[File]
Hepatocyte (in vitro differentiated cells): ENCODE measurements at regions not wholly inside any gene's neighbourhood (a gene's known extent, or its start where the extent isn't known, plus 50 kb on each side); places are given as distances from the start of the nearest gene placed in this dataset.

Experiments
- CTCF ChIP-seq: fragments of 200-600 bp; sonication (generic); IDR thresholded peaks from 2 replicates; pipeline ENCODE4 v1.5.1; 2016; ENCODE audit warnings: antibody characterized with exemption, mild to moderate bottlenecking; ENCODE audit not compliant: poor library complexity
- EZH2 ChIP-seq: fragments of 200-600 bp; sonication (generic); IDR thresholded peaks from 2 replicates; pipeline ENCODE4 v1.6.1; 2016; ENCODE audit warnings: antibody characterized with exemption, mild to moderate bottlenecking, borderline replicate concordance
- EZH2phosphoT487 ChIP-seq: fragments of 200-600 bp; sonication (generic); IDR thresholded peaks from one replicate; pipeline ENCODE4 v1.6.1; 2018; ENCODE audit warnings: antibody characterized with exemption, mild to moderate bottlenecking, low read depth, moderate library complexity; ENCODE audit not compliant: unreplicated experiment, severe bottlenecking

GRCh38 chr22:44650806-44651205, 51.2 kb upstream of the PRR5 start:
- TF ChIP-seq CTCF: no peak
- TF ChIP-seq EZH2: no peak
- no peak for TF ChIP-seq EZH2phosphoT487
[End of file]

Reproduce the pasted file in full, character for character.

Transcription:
Hepatocyte (in vitro differentiated cells): ENCODE measurements at regions not wholly inside any gene's neighbourhood (a gene's known extent, or its start where the extent isn't known, plus 50 kb on each side); places are given as distances from the start of the nearest gene placed in this dataset.

Experiments
- CTCF ChIP-seq: fragments of 200-600 bp; sonication (generic); IDR thresholded peaks from 2 replicates; pipeline ENCODE4 v1.5.1; 2016; ENCODE audit warnings: antibody characterized with exemption, mild to moderate bottlenecking; ENCODE audit not compliant: poor library complexity
- EZH2 ChIP-seq: fragments of 200-600 bp; sonication (generic); IDR thresholded peaks from 2 replicates; pipeline ENCODE4 v1.6.1; 2016; ENCODE audit warnings: antibody characterized with exemption, mild to moderate bottlenecking, borderline replicate concordance
- EZH2phosphoT487 ChIP-seq: fragments of 200-600 bp; sonication (generic); IDR thresholded peaks from one replicate; pipeline ENCODE4 v1.6.1; 2018; ENCODE audit warnings: antibody characterized with exemption, mild to moderate bottlenecking, low read depth, moderate library complexity; ENCODE audit not compliant: unreplicated experiment, severe bottlenecking

GRCh38 chr22:44650806-44651205, 51.2 kb upstream of the PRR5 start:
- TF ChIP-seq CTCF: no peak
- TF ChIP-seq EZH2: no peak
- no peak for TF ChIP-seq EZH2phosphoT487